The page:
Two private bankers, Alistair and Jamie, who have the world at their feet get their kicks from playing a 12 hour game of hunt, hide and seek with people from the margins of society. Their ... See full summary »
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Two private bankers, Alistair and Jamie, who have the world at their feet get their kicks from playing a 12 hour game of hunt, hide and seek with people from the margins of society. Their next target is Sean Macdonald a parentless teenager who lives with his sister on a housing estate on the outskirts of Edinburgh. She's in debt, he's going nowhere fast. Sean agrees to play for cash. He soon realises he's walked into twelve hours of hell where survival is the name of the game. Written by
This film's Edinburgh set crime thriller, which dips into murky chase torture at times has a sense that 'Lola' (the modern-ish German classic) is going to be parodied.
Obviously pitched at being outside of actual reality, where wealthy landlords, pimps or drug dealers (known in the film as 'private bankers') not only extort their penniless customers but also bait and taunt them, as in some cruel, sadistic game.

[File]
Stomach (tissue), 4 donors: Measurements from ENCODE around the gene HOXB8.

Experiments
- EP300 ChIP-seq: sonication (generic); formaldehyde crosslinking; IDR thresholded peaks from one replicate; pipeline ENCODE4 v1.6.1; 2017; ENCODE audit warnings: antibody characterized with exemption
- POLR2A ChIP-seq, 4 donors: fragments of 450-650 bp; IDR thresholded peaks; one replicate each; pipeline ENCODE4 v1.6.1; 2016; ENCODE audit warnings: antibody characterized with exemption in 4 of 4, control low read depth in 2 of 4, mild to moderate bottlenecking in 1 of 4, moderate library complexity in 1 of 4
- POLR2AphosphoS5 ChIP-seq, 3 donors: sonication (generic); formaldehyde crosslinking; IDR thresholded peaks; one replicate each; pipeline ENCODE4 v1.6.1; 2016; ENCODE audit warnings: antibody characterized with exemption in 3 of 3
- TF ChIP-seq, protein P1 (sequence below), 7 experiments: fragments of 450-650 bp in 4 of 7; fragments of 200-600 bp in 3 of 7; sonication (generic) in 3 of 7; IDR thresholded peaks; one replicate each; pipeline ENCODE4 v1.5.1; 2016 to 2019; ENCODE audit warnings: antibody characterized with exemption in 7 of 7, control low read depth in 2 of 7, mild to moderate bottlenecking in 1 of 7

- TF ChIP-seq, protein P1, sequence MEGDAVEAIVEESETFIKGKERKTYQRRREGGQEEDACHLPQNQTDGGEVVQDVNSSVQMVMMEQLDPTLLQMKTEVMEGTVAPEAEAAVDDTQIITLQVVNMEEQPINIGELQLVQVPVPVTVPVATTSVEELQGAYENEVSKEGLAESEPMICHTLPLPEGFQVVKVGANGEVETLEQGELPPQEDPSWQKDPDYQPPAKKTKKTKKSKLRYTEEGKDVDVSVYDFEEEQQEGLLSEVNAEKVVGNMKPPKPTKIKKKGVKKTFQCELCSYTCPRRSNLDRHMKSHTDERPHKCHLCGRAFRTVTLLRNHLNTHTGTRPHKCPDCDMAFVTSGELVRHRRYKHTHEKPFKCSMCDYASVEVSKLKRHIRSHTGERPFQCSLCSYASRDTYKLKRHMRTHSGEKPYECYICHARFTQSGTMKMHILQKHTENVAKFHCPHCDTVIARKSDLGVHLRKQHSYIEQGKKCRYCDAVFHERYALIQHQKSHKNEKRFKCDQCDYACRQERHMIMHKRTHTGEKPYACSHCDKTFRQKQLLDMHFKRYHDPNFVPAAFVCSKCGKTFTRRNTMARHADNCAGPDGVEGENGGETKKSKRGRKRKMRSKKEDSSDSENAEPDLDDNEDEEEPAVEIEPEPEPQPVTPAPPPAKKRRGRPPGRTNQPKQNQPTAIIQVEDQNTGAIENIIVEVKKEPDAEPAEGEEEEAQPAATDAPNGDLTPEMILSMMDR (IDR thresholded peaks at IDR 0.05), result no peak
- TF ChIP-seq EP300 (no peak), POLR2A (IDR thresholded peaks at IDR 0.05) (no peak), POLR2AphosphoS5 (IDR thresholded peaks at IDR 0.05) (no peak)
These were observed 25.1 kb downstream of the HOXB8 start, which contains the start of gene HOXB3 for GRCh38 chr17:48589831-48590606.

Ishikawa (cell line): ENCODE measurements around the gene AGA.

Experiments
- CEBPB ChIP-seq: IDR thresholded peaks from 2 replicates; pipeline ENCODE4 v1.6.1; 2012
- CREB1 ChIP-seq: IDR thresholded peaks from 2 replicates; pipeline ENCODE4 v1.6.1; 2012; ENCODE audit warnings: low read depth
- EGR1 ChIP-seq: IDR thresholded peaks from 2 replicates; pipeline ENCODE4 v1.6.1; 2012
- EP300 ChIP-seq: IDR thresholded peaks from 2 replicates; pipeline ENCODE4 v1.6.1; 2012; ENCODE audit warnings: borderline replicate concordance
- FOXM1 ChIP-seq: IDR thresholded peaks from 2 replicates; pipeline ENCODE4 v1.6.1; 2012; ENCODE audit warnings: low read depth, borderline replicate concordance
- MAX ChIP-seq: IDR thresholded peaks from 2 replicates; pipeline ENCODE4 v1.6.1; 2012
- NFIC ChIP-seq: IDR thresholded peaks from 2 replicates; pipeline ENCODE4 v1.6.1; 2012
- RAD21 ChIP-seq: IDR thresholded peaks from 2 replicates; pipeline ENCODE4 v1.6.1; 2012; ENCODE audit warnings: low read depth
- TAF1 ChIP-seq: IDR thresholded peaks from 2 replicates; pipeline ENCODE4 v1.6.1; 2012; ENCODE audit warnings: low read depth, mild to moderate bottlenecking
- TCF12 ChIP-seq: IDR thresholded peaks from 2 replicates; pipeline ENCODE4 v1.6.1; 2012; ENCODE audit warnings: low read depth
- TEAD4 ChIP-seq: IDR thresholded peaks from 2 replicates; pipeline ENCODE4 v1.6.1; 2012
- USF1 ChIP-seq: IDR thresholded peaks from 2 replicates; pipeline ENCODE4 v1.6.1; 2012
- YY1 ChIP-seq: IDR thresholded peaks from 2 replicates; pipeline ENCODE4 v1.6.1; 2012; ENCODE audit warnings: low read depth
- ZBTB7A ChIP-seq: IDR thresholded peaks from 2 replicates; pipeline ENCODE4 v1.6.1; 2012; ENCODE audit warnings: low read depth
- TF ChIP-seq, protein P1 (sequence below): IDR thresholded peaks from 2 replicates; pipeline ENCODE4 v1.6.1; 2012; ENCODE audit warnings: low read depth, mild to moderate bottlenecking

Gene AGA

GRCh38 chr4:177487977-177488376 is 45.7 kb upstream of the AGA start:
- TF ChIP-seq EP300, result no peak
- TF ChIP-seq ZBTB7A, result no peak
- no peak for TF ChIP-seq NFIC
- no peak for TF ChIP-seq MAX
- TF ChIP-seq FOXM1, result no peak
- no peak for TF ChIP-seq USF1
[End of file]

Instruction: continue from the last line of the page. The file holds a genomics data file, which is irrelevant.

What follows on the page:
Unfortunately, this is no The Third Man (shadowy sinister characters lurking on dark corners), Lola (the 'chase' seems to be mainly driving about in a Jaguar saloon) whilst The Trainspotting vibes resonate most. Except, there simply aren't the oddly likable, charismatic characters in that, for a start. There's quite a few Hitchcockian twists with a silent, weaving camera teasing us, though.
It seems that the whole thing passed me by without making much of an impression. Not sure exactly where it fell down, maybe a bit in each. I daresay I'll have forgotten it by tomorrow. There have been US equivalents that have worked better, maybe for being more villainous, or better written, or better everything. It's not a bad effort, though and worth watching if it's free and not much else is on. Equally, it won't sink the indie Brit film scene but very definitely, unlike Trainspotting, won't set it alight either.
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